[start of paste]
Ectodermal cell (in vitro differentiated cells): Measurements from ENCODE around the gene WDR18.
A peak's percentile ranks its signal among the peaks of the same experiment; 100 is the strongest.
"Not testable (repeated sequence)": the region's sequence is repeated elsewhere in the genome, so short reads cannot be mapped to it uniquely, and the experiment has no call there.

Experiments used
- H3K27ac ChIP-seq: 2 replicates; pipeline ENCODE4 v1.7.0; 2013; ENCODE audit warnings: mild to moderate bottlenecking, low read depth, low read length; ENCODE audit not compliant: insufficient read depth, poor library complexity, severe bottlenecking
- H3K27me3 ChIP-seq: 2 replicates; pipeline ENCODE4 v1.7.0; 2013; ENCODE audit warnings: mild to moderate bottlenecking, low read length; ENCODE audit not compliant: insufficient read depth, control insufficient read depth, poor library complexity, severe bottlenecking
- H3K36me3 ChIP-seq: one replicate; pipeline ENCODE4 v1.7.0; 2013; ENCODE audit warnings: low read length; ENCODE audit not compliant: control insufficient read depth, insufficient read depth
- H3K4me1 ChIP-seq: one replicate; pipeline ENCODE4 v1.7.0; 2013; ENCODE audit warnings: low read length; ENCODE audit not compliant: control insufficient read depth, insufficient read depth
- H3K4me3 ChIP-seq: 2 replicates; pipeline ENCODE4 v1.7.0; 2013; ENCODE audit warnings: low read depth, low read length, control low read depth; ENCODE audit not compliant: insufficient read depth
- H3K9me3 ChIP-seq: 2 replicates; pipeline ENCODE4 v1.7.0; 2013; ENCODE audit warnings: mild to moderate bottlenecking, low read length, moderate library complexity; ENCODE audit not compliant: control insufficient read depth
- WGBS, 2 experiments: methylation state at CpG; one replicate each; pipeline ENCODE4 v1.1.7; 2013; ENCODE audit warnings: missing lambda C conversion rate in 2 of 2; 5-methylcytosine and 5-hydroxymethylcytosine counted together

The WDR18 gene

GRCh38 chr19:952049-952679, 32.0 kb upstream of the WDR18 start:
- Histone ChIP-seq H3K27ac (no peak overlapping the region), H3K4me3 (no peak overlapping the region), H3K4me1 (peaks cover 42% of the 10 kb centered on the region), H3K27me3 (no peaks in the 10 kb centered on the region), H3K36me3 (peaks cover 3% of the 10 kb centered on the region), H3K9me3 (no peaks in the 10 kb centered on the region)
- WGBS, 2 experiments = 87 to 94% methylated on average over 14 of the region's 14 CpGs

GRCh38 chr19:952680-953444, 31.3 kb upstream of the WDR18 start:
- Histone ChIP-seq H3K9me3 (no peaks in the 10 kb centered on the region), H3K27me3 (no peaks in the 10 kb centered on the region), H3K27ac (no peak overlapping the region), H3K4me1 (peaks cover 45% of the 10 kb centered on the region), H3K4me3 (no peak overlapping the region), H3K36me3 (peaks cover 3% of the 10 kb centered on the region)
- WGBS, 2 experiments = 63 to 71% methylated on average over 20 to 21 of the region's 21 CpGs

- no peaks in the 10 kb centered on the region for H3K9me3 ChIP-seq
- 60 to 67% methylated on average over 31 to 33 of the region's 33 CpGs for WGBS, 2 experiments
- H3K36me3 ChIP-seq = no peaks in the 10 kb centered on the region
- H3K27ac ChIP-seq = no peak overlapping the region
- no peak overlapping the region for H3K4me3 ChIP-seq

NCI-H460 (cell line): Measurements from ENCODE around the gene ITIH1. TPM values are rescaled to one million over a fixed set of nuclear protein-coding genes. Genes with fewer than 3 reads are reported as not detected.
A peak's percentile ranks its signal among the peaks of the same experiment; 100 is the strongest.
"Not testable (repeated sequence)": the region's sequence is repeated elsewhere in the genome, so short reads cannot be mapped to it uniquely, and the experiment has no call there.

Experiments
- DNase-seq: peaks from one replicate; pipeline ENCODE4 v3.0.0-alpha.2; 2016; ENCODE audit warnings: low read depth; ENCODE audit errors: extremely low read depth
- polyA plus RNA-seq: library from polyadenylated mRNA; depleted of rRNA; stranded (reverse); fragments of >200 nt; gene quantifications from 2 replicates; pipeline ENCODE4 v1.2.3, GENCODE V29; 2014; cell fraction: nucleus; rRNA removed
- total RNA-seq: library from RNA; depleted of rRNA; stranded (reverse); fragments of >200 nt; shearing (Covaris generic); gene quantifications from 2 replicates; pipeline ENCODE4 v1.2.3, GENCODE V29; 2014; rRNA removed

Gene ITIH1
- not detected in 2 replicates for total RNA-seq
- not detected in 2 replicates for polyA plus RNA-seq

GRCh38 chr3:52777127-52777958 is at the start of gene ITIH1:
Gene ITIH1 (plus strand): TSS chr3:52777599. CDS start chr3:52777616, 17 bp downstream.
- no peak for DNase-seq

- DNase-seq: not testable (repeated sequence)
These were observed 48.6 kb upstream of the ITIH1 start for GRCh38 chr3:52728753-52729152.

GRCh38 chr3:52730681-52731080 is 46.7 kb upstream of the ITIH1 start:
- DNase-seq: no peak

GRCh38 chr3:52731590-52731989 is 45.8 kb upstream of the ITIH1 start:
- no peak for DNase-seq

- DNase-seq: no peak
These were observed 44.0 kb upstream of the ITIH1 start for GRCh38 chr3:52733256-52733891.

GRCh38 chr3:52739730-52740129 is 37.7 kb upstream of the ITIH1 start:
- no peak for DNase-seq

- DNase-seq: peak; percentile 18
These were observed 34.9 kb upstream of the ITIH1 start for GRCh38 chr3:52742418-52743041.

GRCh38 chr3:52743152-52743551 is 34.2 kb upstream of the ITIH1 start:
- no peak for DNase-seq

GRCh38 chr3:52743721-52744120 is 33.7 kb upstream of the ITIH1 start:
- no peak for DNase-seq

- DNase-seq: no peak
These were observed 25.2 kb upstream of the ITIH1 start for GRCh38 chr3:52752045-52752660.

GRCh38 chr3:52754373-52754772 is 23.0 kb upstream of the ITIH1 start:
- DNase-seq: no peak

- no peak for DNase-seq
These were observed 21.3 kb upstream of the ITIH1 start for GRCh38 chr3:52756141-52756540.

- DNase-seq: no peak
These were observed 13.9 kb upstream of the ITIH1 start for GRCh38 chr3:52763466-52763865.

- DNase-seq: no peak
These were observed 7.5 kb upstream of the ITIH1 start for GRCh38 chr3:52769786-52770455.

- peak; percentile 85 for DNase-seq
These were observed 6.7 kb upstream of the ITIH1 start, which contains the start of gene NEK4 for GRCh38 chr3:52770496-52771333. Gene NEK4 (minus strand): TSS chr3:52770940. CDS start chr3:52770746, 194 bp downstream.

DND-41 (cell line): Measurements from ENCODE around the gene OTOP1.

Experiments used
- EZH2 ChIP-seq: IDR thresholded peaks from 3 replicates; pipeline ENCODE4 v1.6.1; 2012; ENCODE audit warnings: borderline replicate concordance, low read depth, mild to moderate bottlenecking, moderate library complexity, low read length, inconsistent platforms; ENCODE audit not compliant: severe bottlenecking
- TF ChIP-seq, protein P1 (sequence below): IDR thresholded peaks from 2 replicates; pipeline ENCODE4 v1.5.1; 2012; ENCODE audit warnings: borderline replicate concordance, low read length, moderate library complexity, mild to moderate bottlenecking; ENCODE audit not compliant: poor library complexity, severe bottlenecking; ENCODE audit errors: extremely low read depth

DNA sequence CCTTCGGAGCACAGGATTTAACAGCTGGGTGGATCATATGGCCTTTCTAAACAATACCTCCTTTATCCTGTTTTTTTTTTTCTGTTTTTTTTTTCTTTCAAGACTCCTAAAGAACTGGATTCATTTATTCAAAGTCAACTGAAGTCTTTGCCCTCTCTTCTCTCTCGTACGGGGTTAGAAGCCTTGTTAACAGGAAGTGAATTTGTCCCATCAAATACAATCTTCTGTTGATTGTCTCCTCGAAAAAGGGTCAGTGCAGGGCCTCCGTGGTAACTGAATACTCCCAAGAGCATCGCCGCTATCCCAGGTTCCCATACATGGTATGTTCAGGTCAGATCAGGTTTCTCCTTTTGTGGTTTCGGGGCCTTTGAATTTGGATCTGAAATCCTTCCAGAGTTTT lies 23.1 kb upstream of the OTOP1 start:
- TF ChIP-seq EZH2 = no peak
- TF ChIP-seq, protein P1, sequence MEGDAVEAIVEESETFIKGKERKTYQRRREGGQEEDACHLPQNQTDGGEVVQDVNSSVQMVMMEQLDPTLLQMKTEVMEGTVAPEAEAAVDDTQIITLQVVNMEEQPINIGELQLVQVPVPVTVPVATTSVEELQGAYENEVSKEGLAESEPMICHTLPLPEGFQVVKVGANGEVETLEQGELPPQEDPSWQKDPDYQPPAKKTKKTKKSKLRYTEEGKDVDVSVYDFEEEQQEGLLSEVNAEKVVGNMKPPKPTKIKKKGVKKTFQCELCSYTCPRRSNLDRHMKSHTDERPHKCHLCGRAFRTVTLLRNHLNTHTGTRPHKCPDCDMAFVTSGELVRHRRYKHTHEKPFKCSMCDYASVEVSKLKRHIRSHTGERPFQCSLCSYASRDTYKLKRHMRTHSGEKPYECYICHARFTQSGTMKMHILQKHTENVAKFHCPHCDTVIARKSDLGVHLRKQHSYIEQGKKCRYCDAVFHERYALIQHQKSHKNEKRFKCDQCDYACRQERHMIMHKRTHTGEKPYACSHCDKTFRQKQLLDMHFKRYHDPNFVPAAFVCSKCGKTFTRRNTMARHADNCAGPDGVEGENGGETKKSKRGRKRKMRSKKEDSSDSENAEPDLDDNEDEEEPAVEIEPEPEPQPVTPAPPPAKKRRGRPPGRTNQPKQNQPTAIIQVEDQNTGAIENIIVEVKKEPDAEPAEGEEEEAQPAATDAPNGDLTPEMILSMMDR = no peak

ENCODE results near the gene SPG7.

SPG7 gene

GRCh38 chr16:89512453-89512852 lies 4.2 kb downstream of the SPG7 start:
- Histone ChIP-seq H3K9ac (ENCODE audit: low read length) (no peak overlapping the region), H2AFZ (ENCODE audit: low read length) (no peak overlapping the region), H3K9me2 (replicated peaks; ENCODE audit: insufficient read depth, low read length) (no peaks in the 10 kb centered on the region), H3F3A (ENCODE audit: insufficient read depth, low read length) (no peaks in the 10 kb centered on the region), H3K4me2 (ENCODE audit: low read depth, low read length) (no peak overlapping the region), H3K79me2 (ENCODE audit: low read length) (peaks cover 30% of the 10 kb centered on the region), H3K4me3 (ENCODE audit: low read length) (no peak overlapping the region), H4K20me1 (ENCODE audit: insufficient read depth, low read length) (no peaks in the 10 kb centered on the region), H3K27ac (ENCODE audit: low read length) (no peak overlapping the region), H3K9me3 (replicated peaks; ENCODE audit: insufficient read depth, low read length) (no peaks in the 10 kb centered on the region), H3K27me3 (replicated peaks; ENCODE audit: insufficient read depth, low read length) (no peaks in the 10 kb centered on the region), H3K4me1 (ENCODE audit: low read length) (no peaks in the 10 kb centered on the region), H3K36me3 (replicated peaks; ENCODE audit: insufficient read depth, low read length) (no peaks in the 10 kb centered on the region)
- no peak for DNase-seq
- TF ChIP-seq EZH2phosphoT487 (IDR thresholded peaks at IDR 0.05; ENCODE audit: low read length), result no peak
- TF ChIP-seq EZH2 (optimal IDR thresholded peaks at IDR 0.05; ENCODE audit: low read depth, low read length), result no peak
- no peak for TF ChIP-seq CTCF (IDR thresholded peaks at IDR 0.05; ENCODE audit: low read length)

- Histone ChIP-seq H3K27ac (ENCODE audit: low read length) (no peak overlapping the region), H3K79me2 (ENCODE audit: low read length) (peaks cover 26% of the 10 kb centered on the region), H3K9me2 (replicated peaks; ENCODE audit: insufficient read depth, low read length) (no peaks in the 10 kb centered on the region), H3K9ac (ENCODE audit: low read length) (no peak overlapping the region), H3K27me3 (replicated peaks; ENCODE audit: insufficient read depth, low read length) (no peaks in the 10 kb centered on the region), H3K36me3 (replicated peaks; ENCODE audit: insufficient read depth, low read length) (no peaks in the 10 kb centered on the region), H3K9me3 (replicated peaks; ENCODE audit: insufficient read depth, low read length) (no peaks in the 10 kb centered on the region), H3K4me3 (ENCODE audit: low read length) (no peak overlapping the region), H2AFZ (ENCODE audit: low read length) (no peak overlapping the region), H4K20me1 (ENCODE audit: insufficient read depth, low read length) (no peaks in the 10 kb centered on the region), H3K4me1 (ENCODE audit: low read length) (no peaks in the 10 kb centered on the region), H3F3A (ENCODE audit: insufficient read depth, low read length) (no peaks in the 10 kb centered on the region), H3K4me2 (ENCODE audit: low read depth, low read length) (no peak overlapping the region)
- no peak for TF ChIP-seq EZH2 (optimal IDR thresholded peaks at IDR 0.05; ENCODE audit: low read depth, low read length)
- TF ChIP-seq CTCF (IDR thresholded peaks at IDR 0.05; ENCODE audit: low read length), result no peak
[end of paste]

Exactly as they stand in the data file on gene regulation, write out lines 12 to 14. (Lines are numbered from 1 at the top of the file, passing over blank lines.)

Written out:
The WDR18 gene

GRCh38 chr19:952049-952679, 32.0 kb upstream of the WDR18 start:
- Histone ChIP-seq H3K27ac (no peak overlapping the region), H3K4me3 (no peak overlapping the region), H3K4me1 (peaks cover 42% of the 10 kb centered on the region), H3K27me3 (no peaks in the 10 kb centered on the region), H3K36me3 (peaks cover 3% of the 10 kb centered on the region), H3K9me3 (no peaks in the 10 kb centered on the region)